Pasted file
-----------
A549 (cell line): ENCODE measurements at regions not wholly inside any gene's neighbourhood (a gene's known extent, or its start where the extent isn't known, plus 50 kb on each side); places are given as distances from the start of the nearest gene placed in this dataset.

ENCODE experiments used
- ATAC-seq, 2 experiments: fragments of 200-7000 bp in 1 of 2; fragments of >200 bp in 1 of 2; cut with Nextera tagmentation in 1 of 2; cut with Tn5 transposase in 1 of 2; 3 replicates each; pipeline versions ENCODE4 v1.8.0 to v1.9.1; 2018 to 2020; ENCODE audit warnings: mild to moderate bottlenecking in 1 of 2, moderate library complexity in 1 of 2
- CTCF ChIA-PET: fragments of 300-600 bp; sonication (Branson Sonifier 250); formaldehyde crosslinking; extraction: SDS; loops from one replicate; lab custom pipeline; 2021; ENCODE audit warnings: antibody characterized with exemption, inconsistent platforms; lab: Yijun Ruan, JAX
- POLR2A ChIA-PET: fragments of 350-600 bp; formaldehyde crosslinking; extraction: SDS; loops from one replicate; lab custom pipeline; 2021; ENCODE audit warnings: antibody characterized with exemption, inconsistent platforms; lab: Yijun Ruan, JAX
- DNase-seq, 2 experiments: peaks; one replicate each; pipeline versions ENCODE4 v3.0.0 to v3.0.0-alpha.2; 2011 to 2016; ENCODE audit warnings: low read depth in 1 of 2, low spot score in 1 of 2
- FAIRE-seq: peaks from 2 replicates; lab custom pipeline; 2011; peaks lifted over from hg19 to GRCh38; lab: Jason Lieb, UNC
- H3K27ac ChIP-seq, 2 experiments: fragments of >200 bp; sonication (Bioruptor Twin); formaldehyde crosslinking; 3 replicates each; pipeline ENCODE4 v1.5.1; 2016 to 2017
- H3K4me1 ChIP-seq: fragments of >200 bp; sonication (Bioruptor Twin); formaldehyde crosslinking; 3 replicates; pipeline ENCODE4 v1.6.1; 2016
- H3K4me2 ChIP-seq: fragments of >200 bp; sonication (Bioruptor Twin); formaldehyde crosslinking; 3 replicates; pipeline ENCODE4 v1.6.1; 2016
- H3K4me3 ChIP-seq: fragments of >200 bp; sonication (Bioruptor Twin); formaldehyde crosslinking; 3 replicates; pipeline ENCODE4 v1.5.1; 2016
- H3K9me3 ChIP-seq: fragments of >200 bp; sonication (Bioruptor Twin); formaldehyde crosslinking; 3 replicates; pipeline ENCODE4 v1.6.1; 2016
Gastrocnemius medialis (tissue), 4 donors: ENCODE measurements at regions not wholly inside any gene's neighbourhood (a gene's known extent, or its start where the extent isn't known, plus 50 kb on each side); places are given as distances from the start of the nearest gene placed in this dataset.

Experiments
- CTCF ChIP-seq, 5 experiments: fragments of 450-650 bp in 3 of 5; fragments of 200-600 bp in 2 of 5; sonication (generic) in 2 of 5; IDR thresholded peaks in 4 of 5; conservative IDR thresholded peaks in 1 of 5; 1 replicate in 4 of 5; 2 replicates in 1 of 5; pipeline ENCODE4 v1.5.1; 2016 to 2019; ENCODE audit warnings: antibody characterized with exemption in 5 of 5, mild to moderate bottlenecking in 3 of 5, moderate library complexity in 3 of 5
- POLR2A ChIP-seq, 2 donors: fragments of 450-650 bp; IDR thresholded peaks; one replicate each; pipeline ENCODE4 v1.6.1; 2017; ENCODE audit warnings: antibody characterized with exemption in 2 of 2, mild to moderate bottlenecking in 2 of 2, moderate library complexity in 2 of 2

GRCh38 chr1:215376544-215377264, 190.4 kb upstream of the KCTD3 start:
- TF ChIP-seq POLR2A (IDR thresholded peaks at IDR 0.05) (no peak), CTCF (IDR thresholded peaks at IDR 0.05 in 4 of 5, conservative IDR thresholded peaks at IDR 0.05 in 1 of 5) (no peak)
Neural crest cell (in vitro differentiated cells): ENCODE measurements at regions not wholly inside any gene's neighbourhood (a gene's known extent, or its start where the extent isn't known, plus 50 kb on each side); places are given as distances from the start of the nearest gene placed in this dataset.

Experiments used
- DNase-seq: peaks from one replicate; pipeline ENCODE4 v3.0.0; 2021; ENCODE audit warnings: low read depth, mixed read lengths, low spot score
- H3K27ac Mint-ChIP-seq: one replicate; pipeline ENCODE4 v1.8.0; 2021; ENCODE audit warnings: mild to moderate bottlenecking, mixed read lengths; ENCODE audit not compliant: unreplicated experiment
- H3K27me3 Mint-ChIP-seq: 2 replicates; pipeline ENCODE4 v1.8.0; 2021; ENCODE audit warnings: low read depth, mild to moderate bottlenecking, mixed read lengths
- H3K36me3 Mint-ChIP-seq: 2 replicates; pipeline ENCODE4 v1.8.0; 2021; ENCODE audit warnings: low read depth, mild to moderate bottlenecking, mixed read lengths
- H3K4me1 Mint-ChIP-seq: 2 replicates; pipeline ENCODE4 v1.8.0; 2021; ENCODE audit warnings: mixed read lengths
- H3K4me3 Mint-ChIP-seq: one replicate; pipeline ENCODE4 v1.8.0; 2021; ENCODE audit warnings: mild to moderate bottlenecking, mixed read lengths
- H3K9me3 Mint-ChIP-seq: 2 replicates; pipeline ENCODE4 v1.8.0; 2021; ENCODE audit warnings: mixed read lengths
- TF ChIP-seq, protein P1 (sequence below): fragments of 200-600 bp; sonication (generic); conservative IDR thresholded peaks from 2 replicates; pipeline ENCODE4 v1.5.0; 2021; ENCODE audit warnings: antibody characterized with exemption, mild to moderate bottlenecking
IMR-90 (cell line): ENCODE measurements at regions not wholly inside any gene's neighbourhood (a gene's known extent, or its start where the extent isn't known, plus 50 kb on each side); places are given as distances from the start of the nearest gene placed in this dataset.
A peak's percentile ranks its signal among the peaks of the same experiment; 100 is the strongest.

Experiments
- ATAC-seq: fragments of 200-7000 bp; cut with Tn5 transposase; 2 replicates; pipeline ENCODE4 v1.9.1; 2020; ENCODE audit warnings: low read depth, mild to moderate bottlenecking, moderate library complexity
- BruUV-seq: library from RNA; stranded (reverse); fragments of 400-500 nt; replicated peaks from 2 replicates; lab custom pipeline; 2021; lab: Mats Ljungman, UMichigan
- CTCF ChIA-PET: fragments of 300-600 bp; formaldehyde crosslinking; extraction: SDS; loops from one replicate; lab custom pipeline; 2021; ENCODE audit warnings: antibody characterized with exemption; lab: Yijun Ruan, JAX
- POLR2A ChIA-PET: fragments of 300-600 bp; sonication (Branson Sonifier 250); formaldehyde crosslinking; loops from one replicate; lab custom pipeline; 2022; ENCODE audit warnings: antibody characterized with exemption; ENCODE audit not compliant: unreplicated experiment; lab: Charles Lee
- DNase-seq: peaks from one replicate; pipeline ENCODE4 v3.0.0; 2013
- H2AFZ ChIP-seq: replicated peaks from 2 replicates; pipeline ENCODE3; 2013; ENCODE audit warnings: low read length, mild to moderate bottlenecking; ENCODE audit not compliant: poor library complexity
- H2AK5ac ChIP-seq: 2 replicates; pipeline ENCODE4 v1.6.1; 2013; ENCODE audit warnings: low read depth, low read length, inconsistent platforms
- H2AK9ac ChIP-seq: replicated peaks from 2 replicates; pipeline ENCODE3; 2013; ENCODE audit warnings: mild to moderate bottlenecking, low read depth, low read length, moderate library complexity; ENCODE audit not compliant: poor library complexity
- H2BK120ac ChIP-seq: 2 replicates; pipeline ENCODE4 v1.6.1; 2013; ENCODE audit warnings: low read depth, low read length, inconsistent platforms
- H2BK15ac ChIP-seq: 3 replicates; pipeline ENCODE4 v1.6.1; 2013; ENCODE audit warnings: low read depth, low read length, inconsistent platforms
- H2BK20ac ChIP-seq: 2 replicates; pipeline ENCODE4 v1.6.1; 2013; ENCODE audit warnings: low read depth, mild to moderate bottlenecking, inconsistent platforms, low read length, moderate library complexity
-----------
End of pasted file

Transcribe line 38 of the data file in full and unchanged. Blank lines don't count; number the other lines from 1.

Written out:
- H2AK5ac ChIP-seq: 2 replicates; pipeline ENCODE4 v1.6.1; 2013; ENCODE audit warnings: low read depth, low read length, inconsistent platforms